After a fatal shooting, a $1.5 billion jury award, bankruptcy and a festering family feud, the two brothers who run U-Haul International say the nation's largest truck rental company is poised for a comeback.

Mark and Joe Shoen, who have avoided interviews in the eight years since they wrested control of the company from their father, made a rare public appearance Wednesday before 400 business leaders.With the resolution of a massive family lawsuit against them awaiting a judge's approval, the brothers said it was time to focus on U-Haul's growth.

"We want people to know it's OK to work for U-Haul," Joe Shoen, chairman of the rental company's corporate parent, Amerco Inc., said in response to reporters' questions at a "power breakfast" sponsored by the Greater Phoenix Economic Council.

Amerco, based in Reno, Nev., earned $60 million in the fiscal year ended in April, up from $2.2 million when the brothers took over in 1987. Revenue rose 9.3 percent in the past year to $1.2 billion.

Joe and Mark Shoen rescued Amerco when they took it over in 1986 at a time when the company was losing focus in the self-move industry, said Thomas Kmiotek, an assistant vice president at Duff & Phelps in Chicago.

Settling the bankruptcy case will give the company's directors the ability to concentrate on the future, he said.

"They have some assets on their balance sheet which normally they might have otherwise sold," Kmiotek said. "They're really well-set to move forward once the settlement gets approved."

In trading Wednesday on the Nasdaq Stock Market, Amerco rose 2.5 percent, or by 50 cents, to $20.25 a share.

The drama surrounding Phoenix-based U-Haul began in 1986 when the Shoen brothers took control of the company and forced their father, Leonard, into early retirement. The move split the family into warring factions.

The father wanted the company to diversify into the general rentals business while the sons insisted on focusing on its core moving business.

The story moved from the business pages to tabloid TV in 1990, when Eva Berg Shoen, the wife of another Shoen son, Sam, was shot to death at the family's cabin in posh Telluride, Colo.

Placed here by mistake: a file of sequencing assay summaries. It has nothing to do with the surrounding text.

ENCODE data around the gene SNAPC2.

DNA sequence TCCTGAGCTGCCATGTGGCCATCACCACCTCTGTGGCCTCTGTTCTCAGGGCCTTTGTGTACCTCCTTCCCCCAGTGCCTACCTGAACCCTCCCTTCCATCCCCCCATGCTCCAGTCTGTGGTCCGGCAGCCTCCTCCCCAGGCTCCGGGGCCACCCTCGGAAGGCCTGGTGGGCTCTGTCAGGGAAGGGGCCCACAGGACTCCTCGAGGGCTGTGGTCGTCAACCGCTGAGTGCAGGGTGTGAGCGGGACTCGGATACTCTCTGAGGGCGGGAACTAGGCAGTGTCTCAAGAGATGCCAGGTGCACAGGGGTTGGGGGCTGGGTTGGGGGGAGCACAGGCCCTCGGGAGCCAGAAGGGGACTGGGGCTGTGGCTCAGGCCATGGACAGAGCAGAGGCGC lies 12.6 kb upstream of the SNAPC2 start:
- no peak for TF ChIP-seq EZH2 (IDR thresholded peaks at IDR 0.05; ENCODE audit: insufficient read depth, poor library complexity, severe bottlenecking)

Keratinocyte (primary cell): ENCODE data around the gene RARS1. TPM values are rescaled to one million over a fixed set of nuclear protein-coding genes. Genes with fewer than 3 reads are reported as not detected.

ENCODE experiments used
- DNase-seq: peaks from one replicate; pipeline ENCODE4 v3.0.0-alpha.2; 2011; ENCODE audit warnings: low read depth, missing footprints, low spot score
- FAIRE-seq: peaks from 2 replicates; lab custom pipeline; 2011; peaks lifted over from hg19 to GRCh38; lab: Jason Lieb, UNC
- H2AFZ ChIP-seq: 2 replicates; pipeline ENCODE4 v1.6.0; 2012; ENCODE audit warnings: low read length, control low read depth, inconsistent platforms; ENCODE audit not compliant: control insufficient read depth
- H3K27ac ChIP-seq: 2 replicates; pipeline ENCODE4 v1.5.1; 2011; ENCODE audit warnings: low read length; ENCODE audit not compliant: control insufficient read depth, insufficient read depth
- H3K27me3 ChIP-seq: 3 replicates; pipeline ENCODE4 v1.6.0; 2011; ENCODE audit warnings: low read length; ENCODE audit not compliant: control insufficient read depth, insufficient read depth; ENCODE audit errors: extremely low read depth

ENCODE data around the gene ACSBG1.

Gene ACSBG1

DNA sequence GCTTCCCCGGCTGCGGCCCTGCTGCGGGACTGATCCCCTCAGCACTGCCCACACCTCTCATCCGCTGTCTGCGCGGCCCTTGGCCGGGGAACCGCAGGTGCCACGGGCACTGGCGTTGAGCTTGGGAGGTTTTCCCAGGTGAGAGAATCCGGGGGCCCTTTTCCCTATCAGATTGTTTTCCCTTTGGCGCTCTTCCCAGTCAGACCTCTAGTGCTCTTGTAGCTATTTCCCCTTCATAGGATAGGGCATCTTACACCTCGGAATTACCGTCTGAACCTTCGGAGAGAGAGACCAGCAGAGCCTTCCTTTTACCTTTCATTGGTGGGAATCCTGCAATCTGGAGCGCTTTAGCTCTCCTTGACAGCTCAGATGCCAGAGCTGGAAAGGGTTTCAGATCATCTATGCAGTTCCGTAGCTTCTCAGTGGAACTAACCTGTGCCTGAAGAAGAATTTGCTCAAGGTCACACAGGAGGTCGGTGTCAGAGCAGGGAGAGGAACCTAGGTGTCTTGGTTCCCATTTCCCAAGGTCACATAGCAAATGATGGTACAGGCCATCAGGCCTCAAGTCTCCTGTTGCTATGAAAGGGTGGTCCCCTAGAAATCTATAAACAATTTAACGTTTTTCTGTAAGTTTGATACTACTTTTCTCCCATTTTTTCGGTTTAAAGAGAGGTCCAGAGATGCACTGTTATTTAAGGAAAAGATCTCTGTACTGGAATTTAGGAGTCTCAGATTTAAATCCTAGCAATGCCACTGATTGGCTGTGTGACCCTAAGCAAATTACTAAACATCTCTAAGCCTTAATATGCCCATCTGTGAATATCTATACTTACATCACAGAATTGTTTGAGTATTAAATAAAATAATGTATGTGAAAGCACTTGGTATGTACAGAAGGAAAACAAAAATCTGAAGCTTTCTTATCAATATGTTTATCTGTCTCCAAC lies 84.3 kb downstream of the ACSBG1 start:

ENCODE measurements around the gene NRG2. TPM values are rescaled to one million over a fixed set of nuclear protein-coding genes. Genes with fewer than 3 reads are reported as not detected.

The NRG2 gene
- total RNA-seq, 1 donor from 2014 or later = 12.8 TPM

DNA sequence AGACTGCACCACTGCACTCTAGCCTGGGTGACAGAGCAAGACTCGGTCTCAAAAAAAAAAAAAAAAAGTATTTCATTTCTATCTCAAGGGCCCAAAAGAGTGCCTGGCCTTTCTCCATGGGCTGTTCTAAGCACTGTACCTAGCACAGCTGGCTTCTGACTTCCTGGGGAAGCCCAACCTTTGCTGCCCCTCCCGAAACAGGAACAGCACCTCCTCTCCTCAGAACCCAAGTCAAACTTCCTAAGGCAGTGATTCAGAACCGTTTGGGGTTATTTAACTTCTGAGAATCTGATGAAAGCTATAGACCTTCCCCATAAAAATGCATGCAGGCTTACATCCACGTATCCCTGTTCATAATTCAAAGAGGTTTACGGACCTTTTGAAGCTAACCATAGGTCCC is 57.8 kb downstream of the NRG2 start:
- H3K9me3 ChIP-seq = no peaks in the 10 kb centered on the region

At the time, Leonard Shoen made statements to reporters linking Joe and Mark to the killing, accusations that later became the focus of a libel lawsuit. In November 1994, a New Mexico man was sentenced to 24 years in prison for shooting Eva Shoen in a botched robbery.

A federal jury in April denied damages to Mark and Joe Shoen, who claimed their father had libeled them. The decision is beingappealed.

Leonard Shoen's accusation was what really blew open the gap between father and sons, Mark Shoen said Wednesday.

"Even the parents of (serial killer) Jeffrey Dahmer maintained their son's innocence," he said softly, his face turning bright red.

The brothers said they no longer have any contact with their father, who founded the company in 1945.

"He has a new vocation," Joe Shoen said of his 79-year-old father. "And that is to destroy what he created in the first half of his life."

Gil Shaw, a Phoenix attorney who represented Leonard Shoen in the takeover case, called the brother's claims "outrageous."

"Leonard Shoen had the company poised to expand and to become incredibly diversified." Shaw said.

Shaw said Amerco's turnaround is not a result of a change in strategy for U-Haul, the company's largest division. He attributed the earnings growth to the sale of property and a profitable insurance division.

The family battle culminated in October 1994 when a Maricopa County Superior Court jury ordered the faction led by Joe and Mark Shoen to pay $1.48 billion to the "outsiders" that include Leonard Shoen and the remaining siblings.

A judge later lowered that award to $461 million. Claiming they could not shoulder the judgment, directors of Amerco filed as individuals for bankruptcy court protection from creditors in February. The brothers say the reorganization plan, which provides for meeting the judgment, should be approved within the month.

Mark, Joe and their younger brother, Jim, are the only children who work for Amerco. Nearly all the other children will split up the bankruptcy settlement money with their father. Under the jury award, the other siblings must sell their 47.2 percent stake in the company.